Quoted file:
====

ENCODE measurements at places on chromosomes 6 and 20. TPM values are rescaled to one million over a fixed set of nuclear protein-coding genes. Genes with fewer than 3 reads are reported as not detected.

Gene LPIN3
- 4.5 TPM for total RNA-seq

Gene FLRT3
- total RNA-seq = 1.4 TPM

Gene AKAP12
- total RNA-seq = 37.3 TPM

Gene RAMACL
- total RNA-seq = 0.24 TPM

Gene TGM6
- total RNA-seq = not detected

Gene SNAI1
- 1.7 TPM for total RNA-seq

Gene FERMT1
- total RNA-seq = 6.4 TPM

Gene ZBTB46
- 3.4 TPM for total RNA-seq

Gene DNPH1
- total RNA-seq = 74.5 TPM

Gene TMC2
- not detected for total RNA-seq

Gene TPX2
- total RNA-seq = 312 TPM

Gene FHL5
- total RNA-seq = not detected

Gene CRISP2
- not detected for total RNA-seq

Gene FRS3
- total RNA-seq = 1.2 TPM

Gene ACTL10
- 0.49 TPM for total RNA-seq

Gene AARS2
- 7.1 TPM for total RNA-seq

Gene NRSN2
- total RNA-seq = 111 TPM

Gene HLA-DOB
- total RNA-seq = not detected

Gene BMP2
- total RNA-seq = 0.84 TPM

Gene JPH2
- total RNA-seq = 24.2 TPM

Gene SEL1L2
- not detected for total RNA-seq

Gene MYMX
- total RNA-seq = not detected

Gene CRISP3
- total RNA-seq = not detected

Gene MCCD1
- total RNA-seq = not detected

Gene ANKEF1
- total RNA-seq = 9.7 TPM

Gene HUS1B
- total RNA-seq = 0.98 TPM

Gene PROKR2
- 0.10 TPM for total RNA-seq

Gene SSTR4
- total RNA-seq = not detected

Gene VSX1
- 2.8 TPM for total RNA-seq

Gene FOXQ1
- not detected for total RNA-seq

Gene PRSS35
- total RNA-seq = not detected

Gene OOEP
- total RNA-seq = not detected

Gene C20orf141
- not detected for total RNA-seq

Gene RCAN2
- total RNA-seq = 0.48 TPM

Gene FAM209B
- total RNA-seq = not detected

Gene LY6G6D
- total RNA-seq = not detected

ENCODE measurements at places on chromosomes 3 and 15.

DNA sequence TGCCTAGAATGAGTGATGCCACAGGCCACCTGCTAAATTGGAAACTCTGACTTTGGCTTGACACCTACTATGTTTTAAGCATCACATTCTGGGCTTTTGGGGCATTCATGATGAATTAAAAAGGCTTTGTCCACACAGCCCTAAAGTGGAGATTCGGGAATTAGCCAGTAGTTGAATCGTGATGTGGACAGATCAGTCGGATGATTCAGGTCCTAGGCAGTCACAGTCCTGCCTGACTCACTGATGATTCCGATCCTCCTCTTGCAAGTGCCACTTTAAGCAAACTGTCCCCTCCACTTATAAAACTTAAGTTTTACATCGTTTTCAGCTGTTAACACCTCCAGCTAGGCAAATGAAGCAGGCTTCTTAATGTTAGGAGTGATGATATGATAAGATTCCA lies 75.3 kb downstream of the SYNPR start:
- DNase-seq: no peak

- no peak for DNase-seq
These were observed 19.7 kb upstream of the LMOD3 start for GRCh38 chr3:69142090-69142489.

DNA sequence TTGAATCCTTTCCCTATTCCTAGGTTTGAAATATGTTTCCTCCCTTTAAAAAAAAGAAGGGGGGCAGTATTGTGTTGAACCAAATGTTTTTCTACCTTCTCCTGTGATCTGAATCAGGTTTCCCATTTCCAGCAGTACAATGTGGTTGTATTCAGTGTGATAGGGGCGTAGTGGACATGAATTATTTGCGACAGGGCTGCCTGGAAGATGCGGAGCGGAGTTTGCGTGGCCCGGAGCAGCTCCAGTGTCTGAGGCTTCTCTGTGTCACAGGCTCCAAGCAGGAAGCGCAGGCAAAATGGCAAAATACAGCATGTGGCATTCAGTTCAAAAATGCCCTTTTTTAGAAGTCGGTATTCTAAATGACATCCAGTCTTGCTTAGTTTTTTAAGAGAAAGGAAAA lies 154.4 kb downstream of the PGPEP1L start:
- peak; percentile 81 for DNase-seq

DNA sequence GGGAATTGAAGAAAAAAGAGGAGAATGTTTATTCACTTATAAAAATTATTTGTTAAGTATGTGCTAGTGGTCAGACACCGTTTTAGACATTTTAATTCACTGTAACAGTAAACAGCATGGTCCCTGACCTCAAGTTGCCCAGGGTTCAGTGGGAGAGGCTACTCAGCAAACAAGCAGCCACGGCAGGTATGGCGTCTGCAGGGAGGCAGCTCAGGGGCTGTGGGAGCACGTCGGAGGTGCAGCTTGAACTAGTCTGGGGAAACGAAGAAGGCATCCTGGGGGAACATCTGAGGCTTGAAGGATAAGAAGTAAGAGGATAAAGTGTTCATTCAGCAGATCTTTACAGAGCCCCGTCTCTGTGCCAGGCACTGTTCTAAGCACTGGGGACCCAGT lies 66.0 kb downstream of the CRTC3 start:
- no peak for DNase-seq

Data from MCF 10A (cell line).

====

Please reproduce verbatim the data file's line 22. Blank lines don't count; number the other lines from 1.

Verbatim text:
Gene TPX2